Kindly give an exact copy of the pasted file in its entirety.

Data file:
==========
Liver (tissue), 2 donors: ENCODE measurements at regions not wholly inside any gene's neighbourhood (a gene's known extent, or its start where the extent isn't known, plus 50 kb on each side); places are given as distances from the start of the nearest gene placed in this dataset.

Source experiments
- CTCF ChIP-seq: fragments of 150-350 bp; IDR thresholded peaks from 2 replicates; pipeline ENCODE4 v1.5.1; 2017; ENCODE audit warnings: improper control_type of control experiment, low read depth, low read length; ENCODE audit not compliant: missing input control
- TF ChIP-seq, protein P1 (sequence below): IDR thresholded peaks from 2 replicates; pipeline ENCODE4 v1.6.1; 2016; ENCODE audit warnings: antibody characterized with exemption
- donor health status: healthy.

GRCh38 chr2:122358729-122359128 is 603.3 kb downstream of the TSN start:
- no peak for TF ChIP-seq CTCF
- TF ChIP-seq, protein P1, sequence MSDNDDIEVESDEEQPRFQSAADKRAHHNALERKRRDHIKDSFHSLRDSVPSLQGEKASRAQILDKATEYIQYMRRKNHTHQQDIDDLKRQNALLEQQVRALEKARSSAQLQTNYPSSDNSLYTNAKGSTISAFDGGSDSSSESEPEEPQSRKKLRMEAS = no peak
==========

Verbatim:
Liver (tissue), 2 donors: ENCODE measurements at regions not wholly inside any gene's neighbourhood (a gene's known extent, or its start where the extent isn't known, plus 50 kb on each side); places are given as distances from the start of the nearest gene placed in this dataset.

Source experiments
- CTCF ChIP-seq: fragments of 150-350 bp; IDR thresholded peaks from 2 replicates; pipeline ENCODE4 v1.5.1; 2017; ENCODE audit warnings: improper control_type of control experiment, low read depth, low read length; ENCODE audit not compliant: missing input control
- TF ChIP-seq, protein P1 (sequence below): IDR thresholded peaks from 2 replicates; pipeline ENCODE4 v1.6.1; 2016; ENCODE audit warnings: antibody characterized with exemption
- donor health status: healthy.

GRCh38 chr2:122358729-122359128 is 603.3 kb downstream of the TSN start:
- no peak for TF ChIP-seq CTCF
- TF ChIP-seq, protein P1, sequence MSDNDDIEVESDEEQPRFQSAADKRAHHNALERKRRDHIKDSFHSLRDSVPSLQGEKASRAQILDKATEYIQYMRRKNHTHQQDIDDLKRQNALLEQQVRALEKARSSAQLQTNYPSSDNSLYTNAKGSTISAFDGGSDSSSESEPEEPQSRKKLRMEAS = no peak